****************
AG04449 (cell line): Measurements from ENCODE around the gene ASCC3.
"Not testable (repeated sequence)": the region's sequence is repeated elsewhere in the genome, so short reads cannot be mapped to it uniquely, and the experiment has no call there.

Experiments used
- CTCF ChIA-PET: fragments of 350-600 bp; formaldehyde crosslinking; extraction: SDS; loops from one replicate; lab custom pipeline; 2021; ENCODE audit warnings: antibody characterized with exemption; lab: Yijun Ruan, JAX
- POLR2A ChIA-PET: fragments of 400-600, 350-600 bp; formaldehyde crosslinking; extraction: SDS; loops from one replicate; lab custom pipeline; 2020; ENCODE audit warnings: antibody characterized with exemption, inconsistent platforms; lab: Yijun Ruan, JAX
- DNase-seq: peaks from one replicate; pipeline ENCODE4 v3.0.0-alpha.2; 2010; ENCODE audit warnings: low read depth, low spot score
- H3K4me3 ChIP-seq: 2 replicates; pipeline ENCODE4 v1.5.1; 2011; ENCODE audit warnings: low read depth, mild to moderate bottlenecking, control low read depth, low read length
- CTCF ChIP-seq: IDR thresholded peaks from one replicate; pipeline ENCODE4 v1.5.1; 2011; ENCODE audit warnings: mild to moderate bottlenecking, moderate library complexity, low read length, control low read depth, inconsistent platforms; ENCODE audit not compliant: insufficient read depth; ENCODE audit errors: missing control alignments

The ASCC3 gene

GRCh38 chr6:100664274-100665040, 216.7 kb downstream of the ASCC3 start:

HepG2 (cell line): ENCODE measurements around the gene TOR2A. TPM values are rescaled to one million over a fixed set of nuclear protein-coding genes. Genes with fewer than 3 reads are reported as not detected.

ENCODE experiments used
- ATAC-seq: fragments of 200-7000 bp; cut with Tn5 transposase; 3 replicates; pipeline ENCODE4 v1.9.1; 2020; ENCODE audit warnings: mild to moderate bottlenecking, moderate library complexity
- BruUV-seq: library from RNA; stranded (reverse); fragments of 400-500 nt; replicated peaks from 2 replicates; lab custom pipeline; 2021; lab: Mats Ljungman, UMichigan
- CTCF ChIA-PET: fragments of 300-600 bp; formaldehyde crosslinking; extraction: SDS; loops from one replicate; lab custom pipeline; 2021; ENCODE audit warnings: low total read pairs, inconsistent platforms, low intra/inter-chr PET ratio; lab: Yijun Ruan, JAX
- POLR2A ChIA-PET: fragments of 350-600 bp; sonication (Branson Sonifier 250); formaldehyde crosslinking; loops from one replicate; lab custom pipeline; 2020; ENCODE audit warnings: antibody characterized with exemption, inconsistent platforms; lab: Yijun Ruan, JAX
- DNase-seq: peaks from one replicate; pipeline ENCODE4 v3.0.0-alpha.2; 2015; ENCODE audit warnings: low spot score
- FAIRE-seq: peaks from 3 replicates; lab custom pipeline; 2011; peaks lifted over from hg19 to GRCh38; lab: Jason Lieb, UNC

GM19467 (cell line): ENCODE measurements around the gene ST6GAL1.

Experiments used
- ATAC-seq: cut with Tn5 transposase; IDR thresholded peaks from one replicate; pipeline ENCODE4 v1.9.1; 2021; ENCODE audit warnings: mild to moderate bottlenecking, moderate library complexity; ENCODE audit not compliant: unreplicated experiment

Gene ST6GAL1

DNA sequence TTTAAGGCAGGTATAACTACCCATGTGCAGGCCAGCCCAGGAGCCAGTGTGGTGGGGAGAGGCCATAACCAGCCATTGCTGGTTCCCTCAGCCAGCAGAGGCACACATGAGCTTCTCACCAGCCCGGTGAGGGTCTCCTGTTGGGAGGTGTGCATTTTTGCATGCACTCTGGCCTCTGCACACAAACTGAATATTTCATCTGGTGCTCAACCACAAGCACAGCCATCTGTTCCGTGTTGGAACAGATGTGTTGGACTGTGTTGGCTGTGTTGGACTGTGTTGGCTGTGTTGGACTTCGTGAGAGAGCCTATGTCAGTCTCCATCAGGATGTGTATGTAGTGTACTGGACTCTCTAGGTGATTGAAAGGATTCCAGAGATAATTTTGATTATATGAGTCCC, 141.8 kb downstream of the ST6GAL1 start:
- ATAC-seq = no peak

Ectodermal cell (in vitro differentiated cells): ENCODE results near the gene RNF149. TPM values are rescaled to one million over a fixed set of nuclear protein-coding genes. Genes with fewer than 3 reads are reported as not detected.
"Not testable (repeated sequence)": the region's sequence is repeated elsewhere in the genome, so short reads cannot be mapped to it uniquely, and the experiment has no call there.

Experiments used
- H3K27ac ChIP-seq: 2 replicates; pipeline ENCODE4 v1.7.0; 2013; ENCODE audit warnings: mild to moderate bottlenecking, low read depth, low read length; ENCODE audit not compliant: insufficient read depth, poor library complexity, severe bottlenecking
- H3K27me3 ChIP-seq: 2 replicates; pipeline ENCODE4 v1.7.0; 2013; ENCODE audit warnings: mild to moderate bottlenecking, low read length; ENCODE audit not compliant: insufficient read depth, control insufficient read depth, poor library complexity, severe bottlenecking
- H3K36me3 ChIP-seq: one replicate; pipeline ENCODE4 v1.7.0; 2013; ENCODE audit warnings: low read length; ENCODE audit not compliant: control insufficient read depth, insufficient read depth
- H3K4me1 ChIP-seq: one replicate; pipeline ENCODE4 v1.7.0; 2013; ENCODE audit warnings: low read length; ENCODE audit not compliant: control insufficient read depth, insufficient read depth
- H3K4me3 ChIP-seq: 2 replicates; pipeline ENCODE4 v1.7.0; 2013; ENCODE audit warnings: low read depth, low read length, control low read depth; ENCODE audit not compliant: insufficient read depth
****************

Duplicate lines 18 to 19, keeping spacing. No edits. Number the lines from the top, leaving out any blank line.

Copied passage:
- FAIRE-seq: peaks from 3 replicates; lab custom pipeline; 2011; peaks lifted over from hg19 to GRCh38; lab: Jason Lieb, UNC

GM19467 (cell line): ENCODE measurements around the gene ST6GAL1.